Lumberjanes, Vol. 10
Shannon Waters and Kat Leyh (Writers), Aubrey Aiese (Letterer), Maarta Laiho (Colorist), Ayme Sotuyo (Artist)
November 29, 2018
The series Lumberjanes consistently redefines girlhood by including gay, queer, and trans identities often left out of common narratives about girls, and in the latest volume, collecting the “Parent’s Day” arc, the creators take the same approach to parenthood as they do girlhood. By including gay, interracial, and single parents, the series avoids common narratives that center white, heterosexual parenthood. Equally important to representation is the creators’ ability to present the girls as heroines even in the presence of parental figures.
As the girls prepare for Parent’s Day, they realize their parents may not respond well to the camp’s supernatural features. In fact, the girls wonder if their parents will worry for their safety and send them home. In an effort to stay at camp, they decide to keep these facts to themselves.
Things do not go as planned, of course, and woodland creatures attack the girls and their families, making them lose their way in the woods. In true Lumberjanes form, things only get weirder from there, and the girls are forced to leave their parents behind to seek help from Nellie (a.k.a. Bear Woman). The parents protest this plan, but the girls ignore their wishes and head off to save the day.
By allowing the girls to save their parents from the woods and not vise versa, they remain the heroines of the story, which is a central thread to the Lumberjanes series. Lumberjanes is ultimately about these five girls, their friendship, and their kick-ass teamwork. Sure, supernatural events drive the plot forward, but readers remain invested because the girls’ personalities resonate with so many; they are self-sufficient, smart, sensitive, talented, and leaders. These characteristics come through in the writing, but are fully actualized through illustration. For example, in “Parent’s Day,” artist Ayme Sotuyo translates these personalities to the page by drawing the girls in constant motion, with a vibrant range of expressions, further demonstrating Lumberjanes mission of presenting them as active protagonists rather than passive damsels. Therefore, “Parent’s Day” does an excellent job of keeping to the core qualities of the Lumberjanes series while also introducing new characters—parents at that!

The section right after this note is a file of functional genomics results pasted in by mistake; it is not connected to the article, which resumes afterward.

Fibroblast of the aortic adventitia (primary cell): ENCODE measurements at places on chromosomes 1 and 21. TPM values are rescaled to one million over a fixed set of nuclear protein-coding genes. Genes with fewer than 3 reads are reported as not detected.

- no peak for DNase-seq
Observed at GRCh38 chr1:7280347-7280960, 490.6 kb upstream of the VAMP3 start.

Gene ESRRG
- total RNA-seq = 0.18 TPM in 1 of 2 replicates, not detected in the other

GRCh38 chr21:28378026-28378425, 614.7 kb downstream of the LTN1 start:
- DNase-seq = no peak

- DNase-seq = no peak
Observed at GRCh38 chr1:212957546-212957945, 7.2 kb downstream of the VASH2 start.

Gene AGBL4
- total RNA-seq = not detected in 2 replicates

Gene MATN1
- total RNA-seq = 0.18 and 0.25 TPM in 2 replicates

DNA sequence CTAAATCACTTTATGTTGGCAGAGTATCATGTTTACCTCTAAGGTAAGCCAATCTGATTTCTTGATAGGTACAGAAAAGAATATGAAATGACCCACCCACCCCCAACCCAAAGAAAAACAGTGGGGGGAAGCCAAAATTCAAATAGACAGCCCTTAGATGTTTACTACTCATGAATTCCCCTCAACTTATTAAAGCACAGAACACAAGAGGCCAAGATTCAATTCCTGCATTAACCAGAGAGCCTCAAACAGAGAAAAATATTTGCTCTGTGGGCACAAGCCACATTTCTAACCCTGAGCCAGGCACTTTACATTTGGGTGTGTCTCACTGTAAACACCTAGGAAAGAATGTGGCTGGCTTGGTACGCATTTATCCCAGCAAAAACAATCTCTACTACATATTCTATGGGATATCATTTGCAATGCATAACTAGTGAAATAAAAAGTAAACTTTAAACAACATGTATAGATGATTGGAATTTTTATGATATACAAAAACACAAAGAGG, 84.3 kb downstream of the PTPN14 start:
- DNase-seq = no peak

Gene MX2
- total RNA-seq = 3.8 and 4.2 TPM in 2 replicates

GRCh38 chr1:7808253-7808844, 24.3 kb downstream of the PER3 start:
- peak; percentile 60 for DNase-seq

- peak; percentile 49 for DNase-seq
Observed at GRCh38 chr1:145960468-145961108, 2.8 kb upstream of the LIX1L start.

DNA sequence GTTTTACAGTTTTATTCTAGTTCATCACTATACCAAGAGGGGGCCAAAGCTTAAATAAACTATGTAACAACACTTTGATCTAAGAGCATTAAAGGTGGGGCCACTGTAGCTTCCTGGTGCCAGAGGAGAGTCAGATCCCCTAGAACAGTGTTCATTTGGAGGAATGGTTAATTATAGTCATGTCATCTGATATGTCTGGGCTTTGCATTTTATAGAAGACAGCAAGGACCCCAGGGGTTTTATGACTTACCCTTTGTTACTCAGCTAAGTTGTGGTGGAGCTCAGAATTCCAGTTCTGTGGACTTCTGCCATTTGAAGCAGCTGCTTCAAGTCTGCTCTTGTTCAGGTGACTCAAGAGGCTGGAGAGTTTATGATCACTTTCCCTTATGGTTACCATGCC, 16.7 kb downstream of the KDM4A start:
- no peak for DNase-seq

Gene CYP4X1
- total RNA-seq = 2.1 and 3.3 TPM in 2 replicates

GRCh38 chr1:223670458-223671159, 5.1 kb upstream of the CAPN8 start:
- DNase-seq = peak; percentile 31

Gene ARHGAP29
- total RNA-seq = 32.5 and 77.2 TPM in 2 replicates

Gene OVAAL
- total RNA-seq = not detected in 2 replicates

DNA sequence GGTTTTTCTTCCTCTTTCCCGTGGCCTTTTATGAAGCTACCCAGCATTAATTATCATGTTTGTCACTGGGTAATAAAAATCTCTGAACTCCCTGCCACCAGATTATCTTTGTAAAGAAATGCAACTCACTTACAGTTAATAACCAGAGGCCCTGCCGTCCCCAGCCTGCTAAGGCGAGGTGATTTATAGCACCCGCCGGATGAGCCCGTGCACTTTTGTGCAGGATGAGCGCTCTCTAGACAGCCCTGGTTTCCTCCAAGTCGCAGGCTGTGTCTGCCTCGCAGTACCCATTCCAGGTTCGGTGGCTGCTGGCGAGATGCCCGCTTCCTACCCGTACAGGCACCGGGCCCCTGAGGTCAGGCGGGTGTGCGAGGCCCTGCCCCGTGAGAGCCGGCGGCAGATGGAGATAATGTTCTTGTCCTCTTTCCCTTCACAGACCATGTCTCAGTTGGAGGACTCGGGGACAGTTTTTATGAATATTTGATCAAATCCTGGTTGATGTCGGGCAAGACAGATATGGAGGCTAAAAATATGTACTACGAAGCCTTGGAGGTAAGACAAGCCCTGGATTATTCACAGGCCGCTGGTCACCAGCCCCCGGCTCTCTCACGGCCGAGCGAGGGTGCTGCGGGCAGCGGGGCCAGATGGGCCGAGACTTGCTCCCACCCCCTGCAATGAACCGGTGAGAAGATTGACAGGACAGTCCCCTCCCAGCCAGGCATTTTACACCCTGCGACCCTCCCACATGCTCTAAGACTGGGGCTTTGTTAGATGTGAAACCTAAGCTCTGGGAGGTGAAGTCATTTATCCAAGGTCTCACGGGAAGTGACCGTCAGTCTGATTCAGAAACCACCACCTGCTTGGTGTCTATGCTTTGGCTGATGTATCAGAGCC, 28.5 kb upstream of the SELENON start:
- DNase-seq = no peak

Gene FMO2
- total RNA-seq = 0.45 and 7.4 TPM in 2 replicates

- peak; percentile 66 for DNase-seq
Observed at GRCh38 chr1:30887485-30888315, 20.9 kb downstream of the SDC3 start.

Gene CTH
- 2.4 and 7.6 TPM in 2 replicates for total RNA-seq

“Parent’s Day” also deals with tough emotions that go along with parent-child relationships, especially for gay, queer, and trans children. While most of the girls’ parents are supportive, Molly’s parents are absent for most of the story. They show up at the end, but only to tell her she is “careless” and point out she looks “filthy.” Readers know Molly as shy and lacking confidence, and this moment gives us a deeper understanding of Molly’s emotions. Of course, Molly’s sensitivity is ultimately a strength, something the series is always good at demonstrating. In “Parent’s Day,” Molly is vulnerable enough to open up to Mal about her parents. Mal comforts her by reminding her she is not alone; she has friends that understand her. “Parent’s Day” ends with Molly talking about literally slowing down time. She clearly feels more accepted at camp than at home.
Lumberjanes is always good at grappling with tough emotions, and Molly’s relationship with her parents is just one example. However, by pairing these tough emotions with a lively and color-packed world, Lumberjanes still serves as an escape for readers. “Parent’s Day” is no exception; the relatable emotional struggles pull in readers while the animated personalities pop of the page. Therefore, “Parent’s Day” is Lumberjanes storytelling at its best: the issue is jam-packed with vibrant color and supernatural adventures, but despite its otherworldly qualities, “Parent’s Day” is down-to-earth about tough issues and emotional realities. It is this combination that makes readers return with every new publication, and it is what makes “Parent’s Day” a fun and heartwarming read.